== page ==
Switching patients with inflammatory bowel disease (IBD) from originator to biosimilar infliximab is not only safe and effective, but could also result in significant savings to both patients and the Pharmaceutical Benefits Scheme.
This is according to research published online by the Medical Journal of Australia.
Infliximab and other agents are clinically effective for a range of chronic disease indications, including moderate to severe IBD.
They are, however, expensive, accounting for as much as 64 per cent of IBD-related health care costs, write the authors, led by Dr Craig Haifer, a gastroenterologist at St Vincent’s Hospital Sydney and the University of Sydney.
“During 2015–16, expenditure for biologic medications in Australia was estimated to total at least $2.3 billion, and cost reduction strategies are needed to ensure the sustainability of biologic therapies for Australian patients,” Haifer and colleagues wrote.
“One approach to reducing pharmaceutical expenditure is using less expensive biosimilar medicines.”
The action of a biosimilar medication in vitro is very similar to that of the reference product, and there should be no clinically meaningful differences in potency, purity, or safety.
Haifer and colleagues conducted their research across seven Australian hospitals over 48 weeks, from May 2017 to October 2019.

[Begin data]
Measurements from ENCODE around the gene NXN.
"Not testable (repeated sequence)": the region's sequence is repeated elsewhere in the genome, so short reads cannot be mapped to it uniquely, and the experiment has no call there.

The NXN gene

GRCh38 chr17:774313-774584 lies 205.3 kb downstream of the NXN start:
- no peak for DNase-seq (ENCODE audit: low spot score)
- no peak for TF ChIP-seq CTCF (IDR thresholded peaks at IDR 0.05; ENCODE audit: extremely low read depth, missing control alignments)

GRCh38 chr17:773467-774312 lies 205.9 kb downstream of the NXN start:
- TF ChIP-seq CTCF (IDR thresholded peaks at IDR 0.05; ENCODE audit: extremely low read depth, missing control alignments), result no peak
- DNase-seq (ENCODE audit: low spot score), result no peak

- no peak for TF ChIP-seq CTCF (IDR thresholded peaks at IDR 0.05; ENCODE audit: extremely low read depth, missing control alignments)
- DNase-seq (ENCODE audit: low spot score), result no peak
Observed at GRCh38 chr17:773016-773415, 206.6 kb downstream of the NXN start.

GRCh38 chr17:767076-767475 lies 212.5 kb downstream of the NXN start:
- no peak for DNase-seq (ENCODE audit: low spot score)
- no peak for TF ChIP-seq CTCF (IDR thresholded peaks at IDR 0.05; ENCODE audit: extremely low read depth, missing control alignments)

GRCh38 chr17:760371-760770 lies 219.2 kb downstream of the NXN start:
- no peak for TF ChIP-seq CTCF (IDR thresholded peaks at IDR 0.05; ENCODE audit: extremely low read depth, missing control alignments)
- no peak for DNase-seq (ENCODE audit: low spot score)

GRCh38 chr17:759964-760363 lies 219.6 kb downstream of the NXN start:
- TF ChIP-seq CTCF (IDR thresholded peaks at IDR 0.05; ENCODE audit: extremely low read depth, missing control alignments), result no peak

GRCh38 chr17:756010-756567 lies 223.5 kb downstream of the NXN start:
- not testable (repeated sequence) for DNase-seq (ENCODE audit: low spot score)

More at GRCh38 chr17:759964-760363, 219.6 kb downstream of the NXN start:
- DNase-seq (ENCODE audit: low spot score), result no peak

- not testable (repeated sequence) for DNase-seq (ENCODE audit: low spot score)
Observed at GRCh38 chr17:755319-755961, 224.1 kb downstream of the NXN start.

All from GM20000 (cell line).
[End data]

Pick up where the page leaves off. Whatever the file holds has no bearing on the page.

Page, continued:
Participants were adults (18 years or older) with IBD receiving maintenance originator infliximab, who had been in steroid-free clinical remission for at least 12 weeks.
The intervention group consisted of 204 patients in four hospitals who were switched from originator to biosimilar infliximab (CT-P13). The 141 participants in the other three hospitals continued to receive originator infliximab, and they were the control group.
“Ten in the control group (7%) and 16 patients switched to CT-P13 (8%) experienced clinical deterioration … [however] the adjusted risk difference [was] within our pre-specified non-inferiority margin of 15 percentage points,” they reported.
“Serious adverse events leading to infliximab discontinuation were infrequent in both the switch (6.3%) and control (6.4%) groups.”
The authors also found that their results had “significant health economic implications”.
To access the release, click here.